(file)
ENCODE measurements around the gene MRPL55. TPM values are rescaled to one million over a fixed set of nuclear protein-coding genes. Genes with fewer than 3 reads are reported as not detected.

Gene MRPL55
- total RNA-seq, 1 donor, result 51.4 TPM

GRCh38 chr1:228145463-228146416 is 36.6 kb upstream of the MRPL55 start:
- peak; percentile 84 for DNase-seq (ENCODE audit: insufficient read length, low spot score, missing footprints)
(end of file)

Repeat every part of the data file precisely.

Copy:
ENCODE measurements around the gene MRPL55. TPM values are rescaled to one million over a fixed set of nuclear protein-coding genes. Genes with fewer than 3 reads are reported as not detected.

Gene MRPL55
- total RNA-seq, 1 donor, result 51.4 TPM

GRCh38 chr1:228145463-228146416 is 36.6 kb upstream of the MRPL55 start:
- peak; percentile 84 for DNase-seq (ENCODE audit: insufficient read length, low spot score, missing footprints)